MARTHA: Don’t feel guilty! I often put ice in my rosé. Just to, well first of all, keep it really cold on a hot night.
KATE: Yeah I like it cold, too.
MARTHA: But also it makes it for me, I don’t drink a lot. So when I drink I like to nurse a glass for awhile. But it prolongs it for awhile, it’s good. You don’t have to feel guilty, if they’re putting ice in sauternes and ice in cognac, forget it! You can have ice in your wine. [Laughs] But again, this is not the rarest of the rare so you can do that and still feel fine and drink more.
CLOVER: Which is great. How do you make your selections? Do you have a checklist?
MARTHA: Oh we know what we want to have basically of the span we want to have, from the darker stronger reds to the lightest whites and rosés. And Thomas Joseph and I are sent a variety of wines on a weekly basis, by Zac [Brandenberg], who runs the distribution of the wine company. And Zac has his tentacles all over the world and to the best makers and we are sent these—how many on average are we tasting a week now?
THOMAS JOSEPH: Dozens.
MARTHA: Dozens a week, and one week [whispers] we didn’t choose any. And I don’t know if it was because it was really hot when the wines were being delivered and maybe something happened to them, we never got to the bottom of that, but we didn’t like any of them. And, so what? The next week, we chose three that we liked. And Thomas and I have agreed pretty much 100 percent on the wines. And so we both have areally good palate and we have good taste, and our boss over here, Zac, does not argue with us too much.
CLOVER: Has your taste developed or changed over time?
MARTHA: Oh I’ve had a very good palate for many years, many years. I used to teach in the Napa Valley, and I was a friend of Mr. Mondavi’s, the senior Mr. Mondavi [Ed. Note. He founded the aptly named Robert Mondavi Winery]. And he would invite me to wine tastings because I always agreed with him, and in blind tastings, we would always come to the same conclusions. So he thought I had a good palate. He was the one who told me I had a good palate, and I got more confidence after that about knowing what to taste.
ClOVER: And what do you think people should look for when they’re tasting?
MARTHA: Well, is it pleasant? Do you want to have another sip? Develop a liking for specific kinds of tastes when you take a sip. It’s developmental, I think. It’s also the wine itself. You can get a pretty horrible wine and know right away that it’s not what you want to drink. Just the scent of a wine; there are some wines that smell so bad you don’t even know until you stick your nose in the glass and take a whiff that it smells bad. But they do, some of them really are bad. And I think people are sipping and not paying attention a lot of times. But you can develop a very nice appreciation for wine if you sip it correctly.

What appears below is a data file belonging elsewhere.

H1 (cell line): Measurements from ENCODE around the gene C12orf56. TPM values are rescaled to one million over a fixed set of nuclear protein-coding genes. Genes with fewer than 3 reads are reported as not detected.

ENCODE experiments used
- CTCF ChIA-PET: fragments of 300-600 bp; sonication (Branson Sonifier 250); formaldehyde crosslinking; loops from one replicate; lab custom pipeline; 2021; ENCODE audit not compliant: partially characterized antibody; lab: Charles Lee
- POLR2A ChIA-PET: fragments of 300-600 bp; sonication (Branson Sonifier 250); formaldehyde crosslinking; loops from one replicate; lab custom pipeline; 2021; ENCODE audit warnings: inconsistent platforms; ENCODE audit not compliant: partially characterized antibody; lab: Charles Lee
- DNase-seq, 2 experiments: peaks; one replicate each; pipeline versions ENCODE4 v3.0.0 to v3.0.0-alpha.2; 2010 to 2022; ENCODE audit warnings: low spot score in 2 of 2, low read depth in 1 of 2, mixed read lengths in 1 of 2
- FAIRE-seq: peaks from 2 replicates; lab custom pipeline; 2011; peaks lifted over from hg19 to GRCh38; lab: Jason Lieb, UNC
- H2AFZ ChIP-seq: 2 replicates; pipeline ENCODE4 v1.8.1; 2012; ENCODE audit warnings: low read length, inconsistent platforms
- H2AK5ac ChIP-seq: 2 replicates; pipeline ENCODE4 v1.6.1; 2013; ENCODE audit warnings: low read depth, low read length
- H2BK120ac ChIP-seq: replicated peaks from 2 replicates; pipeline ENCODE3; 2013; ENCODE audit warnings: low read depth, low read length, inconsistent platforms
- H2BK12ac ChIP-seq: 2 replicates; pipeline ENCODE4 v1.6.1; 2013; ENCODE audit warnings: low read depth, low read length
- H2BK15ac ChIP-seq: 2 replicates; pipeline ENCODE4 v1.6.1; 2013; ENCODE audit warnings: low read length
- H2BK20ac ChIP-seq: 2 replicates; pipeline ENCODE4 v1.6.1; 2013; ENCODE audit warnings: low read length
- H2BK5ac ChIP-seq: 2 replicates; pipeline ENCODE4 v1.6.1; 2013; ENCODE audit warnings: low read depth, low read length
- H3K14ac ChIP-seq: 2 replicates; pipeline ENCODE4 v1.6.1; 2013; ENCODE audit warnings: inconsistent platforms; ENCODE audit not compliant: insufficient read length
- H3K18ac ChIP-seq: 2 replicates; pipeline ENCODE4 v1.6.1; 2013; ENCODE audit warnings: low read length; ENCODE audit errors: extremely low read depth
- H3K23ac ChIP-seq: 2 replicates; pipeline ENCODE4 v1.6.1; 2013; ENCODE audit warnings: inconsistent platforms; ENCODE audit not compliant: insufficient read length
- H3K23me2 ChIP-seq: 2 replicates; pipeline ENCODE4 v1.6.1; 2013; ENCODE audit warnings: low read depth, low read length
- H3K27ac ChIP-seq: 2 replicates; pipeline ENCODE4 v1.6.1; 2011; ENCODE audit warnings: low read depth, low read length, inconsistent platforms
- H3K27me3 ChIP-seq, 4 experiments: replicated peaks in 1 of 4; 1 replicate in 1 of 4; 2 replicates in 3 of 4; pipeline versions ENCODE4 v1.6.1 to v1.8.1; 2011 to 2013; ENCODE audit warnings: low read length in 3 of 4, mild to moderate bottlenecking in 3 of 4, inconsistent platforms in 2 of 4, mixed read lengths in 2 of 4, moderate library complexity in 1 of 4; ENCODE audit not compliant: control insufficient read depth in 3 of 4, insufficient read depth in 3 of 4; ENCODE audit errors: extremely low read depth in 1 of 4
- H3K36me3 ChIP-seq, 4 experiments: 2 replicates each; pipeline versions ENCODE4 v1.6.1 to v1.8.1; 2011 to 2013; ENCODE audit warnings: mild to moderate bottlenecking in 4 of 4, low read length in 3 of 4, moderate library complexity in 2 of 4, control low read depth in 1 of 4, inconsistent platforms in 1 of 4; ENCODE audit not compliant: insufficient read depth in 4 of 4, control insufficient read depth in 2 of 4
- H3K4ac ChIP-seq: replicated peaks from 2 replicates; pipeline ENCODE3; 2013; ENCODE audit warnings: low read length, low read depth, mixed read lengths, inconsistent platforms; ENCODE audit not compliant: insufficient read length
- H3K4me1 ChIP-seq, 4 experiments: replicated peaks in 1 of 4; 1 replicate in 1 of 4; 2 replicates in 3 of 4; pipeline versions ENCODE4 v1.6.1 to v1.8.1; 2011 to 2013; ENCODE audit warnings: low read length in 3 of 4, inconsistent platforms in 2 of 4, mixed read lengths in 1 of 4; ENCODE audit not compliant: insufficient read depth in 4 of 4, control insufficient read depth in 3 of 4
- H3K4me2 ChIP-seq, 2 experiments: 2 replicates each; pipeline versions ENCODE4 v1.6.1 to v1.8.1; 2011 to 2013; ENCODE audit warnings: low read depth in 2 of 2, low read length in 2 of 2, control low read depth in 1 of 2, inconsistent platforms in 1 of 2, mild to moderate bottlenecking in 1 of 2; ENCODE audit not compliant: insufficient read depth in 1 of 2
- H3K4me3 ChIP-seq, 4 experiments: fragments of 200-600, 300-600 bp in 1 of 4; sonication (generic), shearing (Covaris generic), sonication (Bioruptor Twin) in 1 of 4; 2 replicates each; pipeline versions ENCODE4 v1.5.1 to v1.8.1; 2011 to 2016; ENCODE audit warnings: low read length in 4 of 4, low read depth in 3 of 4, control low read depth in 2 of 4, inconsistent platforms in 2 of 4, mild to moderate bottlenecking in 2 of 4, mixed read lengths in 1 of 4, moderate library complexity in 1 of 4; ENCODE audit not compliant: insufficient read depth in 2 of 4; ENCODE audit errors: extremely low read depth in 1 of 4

CLOVER: I immediately knew I liked this one.
MARTHA: Well, good! That’s a good start. And you could put ice in and I wouldn’t mind.
KATE: I wanted to ask you, slightly changing course: you started doing Facebook Lives a couple years ago now, and we wrote about it very early on—
KATE: Because I thought, I love these, these are so fun. For you, you’ve been doing television for so long, it must have felt really natural, but I’d love to hear a little bit about that evolution.
MARTHA: Oh it was like liberation!
MARTHA: Oh it was liberating to do Facebook Lives. It still is. Although we’ve gotten a little bit more complicated because we wanted to make sure the quality is exactly right. But a handheld iPhone and no fancy lighting and you can just ad-lib, you don’t have to have a teleprompter, and really, you can do a half-hour TV show with five people, where it used to take a hundred people to do a half-hour TV show. And the production value is not the value that I had on my Martha show, but it’s very good and it’s very well liked and very well watched. We’re getting numbers that are sometimes the same numbers we got for the TV show.
KATE: And you’re also getting that immediate feedback from the audience, right?
MARTHA: Oh yes, you can answer questions immediately and get comments instantaneously and that’s what’s exciting about it. Although there are too many Facebook Lives now.
MARTHA: I mean you can’t keep watching Facebook Lives all day long. I mean you could if you want to.
CLOVER: I could watch yours all day long.
KATE: I totally could too, they’re very soothing.
MARTHA: You know what I mean, though; there’s so many things to watch, so many things vying for our eyeballs. But it’s still fun to do, I like it.
CLOVER: I learned about mayo on grilled cheese from yours.
MARTHA: Right, just slather your mayo on for that nice crispy crust.
CLOVER: Another rosé question: I’ve read a lot about barbecue and rosé. What’s good for a summer meal?
MARTHA: Well, I like it with cold soup; I like it with salads especially because it’s so hard to find a wine that pairs well with salads. This is very good with it. And it’s also good through the whole meal, I think, even though it’s a dessert.
CLOVER: Can you tell us a story about a time you had a blast drinking wine—or a bad experience?
MARTHA: I don’t think I’ve had too many bad experiences drinking good wine. Wine is always part of the meal. I think it’s more on vacations that we enjoy our wines. Like we went on safari last year; I took my grandchild to Botswana. And we had wine at lunch, and then a siesta, then we go out for more safari, and then we had wine at dinner, and then you sleep really well. Don’t hear the large animals, the water buffalos and stuff coming up to our huts. But we had a great time. Those are the nice memories, when you can just finish off a bottle of wine and feel very nice without being inebriated. Just happy.
KATE: Especially surrounded by wild animals, that sounds pretty fun.
MARTHA: Oh it was the elephants, they came up to the house. They could have easily knocked over the house! But they didn’t. They were just rustling around.